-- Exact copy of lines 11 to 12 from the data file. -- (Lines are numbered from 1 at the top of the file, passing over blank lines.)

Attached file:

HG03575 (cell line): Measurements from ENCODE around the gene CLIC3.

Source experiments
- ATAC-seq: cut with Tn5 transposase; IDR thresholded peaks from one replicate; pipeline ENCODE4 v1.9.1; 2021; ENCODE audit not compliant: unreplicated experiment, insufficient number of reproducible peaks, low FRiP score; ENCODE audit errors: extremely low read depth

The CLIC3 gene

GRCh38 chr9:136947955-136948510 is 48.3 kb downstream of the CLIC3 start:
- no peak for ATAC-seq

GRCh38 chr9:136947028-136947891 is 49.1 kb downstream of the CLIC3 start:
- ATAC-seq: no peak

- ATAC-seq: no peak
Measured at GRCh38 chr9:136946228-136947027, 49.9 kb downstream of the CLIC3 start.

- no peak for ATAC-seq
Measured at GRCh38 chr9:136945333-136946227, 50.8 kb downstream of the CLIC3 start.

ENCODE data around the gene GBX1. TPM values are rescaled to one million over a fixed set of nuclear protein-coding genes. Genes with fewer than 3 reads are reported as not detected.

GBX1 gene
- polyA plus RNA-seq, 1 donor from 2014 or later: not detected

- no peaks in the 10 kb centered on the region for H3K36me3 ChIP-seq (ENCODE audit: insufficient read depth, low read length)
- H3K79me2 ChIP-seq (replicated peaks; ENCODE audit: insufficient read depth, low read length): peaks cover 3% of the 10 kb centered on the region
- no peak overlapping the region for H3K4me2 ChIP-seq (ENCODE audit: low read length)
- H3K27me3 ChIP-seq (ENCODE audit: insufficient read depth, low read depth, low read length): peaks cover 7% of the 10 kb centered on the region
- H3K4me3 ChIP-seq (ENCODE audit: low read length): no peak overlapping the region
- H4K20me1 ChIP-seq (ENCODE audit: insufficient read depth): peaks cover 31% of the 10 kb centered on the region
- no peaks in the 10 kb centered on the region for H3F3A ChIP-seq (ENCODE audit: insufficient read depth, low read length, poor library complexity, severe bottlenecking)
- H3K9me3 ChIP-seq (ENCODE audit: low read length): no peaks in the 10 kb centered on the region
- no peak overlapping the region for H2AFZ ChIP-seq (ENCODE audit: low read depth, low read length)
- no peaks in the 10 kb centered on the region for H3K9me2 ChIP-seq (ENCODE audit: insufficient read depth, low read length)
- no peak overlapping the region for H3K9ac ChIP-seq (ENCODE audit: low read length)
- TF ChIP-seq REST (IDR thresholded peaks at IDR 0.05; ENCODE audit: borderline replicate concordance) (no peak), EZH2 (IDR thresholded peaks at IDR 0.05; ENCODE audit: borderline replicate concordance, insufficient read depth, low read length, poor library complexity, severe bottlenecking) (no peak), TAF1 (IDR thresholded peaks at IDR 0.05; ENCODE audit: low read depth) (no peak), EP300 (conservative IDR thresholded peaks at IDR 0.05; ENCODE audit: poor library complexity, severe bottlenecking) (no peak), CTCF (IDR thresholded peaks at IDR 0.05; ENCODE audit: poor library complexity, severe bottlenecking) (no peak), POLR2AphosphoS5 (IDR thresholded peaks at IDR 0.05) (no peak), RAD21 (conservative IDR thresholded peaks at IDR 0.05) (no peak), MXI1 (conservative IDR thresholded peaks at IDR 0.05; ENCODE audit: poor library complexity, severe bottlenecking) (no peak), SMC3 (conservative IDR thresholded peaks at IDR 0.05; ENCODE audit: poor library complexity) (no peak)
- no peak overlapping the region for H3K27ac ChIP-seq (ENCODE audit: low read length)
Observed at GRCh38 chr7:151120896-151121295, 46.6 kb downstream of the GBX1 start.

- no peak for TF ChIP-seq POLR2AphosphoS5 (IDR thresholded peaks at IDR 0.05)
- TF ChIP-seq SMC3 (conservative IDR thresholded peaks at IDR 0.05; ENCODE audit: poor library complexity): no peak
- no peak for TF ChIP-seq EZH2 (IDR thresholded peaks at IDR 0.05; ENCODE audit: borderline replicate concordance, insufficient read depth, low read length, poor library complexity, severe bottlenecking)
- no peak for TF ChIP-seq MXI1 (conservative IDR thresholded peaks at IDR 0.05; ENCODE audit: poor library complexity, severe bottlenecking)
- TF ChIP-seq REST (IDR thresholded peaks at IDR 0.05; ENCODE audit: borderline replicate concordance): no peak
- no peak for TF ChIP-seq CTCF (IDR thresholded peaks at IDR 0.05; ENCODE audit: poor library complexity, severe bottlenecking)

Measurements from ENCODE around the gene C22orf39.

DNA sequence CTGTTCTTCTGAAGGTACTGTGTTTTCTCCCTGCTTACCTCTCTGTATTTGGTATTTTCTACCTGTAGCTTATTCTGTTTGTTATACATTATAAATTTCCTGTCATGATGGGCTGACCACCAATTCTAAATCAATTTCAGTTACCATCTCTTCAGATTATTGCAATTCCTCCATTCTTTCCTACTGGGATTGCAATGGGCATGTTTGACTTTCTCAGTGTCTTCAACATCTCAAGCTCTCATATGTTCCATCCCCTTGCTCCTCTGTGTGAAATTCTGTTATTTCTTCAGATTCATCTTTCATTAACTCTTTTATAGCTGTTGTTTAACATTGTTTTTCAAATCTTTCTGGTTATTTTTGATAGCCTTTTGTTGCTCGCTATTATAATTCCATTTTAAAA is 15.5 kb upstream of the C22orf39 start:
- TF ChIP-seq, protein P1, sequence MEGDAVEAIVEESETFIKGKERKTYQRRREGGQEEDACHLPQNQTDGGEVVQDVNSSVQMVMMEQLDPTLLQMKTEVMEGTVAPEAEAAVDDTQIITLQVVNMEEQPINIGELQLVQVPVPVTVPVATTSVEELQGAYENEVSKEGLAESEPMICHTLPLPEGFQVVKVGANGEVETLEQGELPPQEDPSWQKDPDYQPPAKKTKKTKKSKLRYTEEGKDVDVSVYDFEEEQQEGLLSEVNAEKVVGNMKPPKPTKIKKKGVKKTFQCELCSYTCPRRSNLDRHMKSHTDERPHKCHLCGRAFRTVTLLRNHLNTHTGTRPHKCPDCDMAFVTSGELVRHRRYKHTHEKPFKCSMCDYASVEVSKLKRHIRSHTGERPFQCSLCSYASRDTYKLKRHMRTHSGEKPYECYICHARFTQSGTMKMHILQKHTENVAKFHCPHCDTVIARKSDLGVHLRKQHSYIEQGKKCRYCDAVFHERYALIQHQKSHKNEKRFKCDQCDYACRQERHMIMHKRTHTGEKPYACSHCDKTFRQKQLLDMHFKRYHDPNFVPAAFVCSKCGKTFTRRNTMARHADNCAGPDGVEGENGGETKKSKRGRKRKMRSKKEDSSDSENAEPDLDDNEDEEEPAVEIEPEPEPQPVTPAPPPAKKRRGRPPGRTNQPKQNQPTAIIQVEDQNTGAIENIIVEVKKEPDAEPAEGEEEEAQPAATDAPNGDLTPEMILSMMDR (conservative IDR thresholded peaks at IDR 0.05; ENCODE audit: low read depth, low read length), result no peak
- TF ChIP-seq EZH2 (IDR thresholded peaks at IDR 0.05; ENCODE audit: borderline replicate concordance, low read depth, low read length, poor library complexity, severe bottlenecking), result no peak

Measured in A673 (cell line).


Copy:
- no peak for ATAC-seq
Measured at GRCh38 chr9:136945333-136946227, 50.8 kb downstream of the CLIC3 start.